Definition of termination in English:

termination

Line breaks: ter¦min|ation
Pronunciation: /təːmɪˈneɪʃ(ə)n
 
/

noun

  • 1 [mass noun] The action of terminating something or the fact of being terminated: the termination of a contract
    More example sentences
    • Premature termination of behavioral medicine therapy is a potential problem because limited treatment may not provide optimal benefits.
    • ‘But no deal has yet been done and as yet we have still not been served notice of termination of contract,’ said Willis.
    • Another change concerns a provision stipulating that failure to meet contractual obligations for two consecutive years will result in termination of the contracts.
    Synonyms
  • 1.1 [count noun] An induced abortion: they would not want a termination even if the baby was disabled
    More example sentences
    • Over a quarter had one or more children affected with a genetic condition and a similar proportion had a spontaneous abortion or underwent termination after prenatal diagnosis.
    • That is the critical question, I mean the question is how does this compare to a surgical abortion, or surgical termination of pregnancy.
    • There were 11 miscarriages and 7 medical terminations.
    Synonyms
  • 1.2 [count noun] chiefly North American An act of dismissing someone from employment: workers were informed of the terminations on Wednesday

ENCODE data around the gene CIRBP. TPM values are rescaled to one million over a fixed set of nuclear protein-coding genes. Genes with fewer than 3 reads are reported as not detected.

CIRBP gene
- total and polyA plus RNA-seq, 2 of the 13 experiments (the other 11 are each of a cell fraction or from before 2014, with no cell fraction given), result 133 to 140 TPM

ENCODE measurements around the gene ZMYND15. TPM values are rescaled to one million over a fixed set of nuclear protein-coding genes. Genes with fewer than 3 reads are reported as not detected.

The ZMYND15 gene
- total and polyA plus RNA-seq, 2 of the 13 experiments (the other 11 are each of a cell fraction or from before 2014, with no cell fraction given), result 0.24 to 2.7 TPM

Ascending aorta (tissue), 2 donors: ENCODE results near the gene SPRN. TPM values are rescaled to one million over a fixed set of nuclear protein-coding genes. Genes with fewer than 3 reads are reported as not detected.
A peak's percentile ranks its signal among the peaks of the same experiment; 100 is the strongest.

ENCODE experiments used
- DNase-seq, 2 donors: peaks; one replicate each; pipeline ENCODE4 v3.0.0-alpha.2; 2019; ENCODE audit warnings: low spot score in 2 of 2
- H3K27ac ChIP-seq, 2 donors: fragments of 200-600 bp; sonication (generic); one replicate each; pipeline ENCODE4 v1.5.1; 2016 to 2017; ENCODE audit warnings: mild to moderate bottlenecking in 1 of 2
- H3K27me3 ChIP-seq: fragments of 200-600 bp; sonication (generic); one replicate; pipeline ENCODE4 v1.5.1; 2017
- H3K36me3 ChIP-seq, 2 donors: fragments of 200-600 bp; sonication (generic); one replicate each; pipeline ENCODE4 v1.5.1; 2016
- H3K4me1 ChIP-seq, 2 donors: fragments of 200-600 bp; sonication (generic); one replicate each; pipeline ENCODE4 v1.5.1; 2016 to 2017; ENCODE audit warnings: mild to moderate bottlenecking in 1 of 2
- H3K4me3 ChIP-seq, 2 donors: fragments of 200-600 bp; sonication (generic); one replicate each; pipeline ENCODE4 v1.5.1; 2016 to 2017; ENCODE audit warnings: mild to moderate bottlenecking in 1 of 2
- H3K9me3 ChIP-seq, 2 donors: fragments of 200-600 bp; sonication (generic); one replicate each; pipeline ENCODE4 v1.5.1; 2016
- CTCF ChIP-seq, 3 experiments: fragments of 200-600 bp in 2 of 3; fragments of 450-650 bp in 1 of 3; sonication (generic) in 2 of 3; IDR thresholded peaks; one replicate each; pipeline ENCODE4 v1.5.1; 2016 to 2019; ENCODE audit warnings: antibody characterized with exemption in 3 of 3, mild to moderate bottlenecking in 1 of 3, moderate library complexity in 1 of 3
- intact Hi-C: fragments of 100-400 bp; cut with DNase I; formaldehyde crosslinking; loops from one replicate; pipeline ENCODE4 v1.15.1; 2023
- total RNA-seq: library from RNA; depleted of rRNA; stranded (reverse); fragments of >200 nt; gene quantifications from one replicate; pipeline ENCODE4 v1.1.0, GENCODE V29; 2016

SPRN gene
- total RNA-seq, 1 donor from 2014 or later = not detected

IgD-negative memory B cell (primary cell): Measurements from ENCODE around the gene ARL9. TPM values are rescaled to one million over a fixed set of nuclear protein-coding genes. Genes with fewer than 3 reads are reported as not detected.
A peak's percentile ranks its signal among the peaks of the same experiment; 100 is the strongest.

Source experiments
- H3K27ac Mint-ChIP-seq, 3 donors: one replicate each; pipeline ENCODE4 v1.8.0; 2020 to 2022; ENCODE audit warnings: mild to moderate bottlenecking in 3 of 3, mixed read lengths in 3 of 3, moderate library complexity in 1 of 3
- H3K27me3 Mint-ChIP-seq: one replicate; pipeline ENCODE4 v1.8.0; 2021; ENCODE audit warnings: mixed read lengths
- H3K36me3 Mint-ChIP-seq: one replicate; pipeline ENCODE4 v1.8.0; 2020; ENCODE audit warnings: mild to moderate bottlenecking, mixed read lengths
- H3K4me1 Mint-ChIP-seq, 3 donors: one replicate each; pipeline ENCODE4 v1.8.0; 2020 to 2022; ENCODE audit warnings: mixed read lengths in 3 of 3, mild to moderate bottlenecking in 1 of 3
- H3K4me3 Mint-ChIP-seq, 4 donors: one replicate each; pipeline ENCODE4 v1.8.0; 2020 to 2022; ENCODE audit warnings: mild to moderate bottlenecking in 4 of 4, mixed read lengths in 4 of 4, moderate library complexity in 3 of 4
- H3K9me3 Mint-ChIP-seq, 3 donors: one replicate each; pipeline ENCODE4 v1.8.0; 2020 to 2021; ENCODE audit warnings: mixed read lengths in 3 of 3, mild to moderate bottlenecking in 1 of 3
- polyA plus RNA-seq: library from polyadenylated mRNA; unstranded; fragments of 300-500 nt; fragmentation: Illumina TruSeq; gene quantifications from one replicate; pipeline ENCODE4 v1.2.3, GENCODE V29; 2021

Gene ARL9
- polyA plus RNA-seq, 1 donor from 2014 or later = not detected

More example sentences
    • The present findings also reveal that concerns about the quality of treatment become especially important at the time employees learn about job terminations or lay-offs.
    • That includes when I have had to advise employers about terminations of employment.
    • It was a termination of employment case which does not really raise jurisdictional issues as such, I would have thought.
  • 1.3 [count noun] chiefly North American An assassination.
    More example sentences
    • I developed my abilities of termination with extreme prejudice, and without an inkling of remorse.
  • 2A word’s final syllable or letters or letter, especially when constituting an element in inflection or derivation.
    More example sentences
    • Bantu languages were praised for their terminations at the beginning, so that the words are inflected, conjugated, or defined by means of a system of prefixes.
  • 3 [with adjective] archaic An ending or result of a specified kind: a good result and a happy termination
    More example sentences
    • We can not express too highly our admiration of those seaman like qualities which have under Providence brought us thus far in safety on our journey which promises now a happy and speedy termination.
    • The story is told as if it were destined to have, if not a strictly happy termination, at least one within ordinary probabilities.

Derivatives

terminational

adjective

Origin

late Middle English (in the sense 'determination, decision'): from Old French, or from Latin terminatio(n-), from terminare 'to limit, end'.

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